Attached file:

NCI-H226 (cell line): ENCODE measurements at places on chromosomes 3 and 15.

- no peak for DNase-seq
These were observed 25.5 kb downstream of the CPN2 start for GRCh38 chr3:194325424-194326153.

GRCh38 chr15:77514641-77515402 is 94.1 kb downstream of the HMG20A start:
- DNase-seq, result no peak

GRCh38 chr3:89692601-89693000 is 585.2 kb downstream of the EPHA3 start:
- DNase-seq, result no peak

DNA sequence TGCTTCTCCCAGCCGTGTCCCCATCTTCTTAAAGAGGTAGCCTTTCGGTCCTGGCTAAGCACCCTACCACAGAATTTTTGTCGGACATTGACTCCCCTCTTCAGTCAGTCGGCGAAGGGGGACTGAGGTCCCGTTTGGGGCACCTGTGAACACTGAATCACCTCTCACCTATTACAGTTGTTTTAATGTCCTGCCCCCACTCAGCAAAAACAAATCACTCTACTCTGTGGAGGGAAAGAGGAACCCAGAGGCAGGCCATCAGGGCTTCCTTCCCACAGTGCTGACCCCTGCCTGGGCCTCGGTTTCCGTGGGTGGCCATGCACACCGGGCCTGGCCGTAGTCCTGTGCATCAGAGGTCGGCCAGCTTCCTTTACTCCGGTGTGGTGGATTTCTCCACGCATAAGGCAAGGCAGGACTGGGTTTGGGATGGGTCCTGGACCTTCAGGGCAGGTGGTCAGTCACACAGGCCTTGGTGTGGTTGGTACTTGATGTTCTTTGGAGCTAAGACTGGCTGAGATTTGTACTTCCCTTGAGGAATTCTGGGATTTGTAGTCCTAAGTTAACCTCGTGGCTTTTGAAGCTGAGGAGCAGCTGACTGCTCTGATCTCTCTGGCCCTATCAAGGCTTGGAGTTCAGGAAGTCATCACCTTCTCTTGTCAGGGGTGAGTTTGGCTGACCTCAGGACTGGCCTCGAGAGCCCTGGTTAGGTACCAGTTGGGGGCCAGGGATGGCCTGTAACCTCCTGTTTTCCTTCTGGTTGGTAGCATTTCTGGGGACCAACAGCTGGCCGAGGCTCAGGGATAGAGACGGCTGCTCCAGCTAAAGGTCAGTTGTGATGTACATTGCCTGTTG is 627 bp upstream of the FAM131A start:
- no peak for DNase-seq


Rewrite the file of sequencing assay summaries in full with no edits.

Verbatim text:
NCI-H226 (cell line): ENCODE measurements at places on chromosomes 3 and 15.

- no peak for DNase-seq
These were observed 25.5 kb downstream of the CPN2 start for GRCh38 chr3:194325424-194326153.

GRCh38 chr15:77514641-77515402 is 94.1 kb downstream of the HMG20A start:
- DNase-seq, result no peak

GRCh38 chr3:89692601-89693000 is 585.2 kb downstream of the EPHA3 start:
- DNase-seq, result no peak

DNA sequence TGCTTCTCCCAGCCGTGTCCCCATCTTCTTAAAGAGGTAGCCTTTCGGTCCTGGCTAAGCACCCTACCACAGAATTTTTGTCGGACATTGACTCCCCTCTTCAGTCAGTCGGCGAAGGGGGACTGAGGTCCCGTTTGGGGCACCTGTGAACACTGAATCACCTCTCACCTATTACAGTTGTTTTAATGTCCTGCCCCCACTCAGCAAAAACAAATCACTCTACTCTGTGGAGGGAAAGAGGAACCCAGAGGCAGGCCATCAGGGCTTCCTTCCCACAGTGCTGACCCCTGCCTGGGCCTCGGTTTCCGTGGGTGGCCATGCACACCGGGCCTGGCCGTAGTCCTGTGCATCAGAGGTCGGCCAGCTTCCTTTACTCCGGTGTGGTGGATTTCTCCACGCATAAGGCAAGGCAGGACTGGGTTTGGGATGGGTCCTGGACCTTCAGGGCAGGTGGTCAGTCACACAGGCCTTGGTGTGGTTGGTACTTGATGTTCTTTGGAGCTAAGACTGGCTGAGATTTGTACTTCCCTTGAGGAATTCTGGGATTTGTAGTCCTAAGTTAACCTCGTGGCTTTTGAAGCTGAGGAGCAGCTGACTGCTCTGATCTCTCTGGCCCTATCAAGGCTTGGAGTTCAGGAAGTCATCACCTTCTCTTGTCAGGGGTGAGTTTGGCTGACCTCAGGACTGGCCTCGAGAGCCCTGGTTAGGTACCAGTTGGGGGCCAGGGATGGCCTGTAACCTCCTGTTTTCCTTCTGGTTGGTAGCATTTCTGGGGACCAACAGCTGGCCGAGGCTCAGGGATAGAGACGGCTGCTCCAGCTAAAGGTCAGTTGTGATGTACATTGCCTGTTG is 627 bp upstream of the FAM131A start:
- no peak for DNase-seq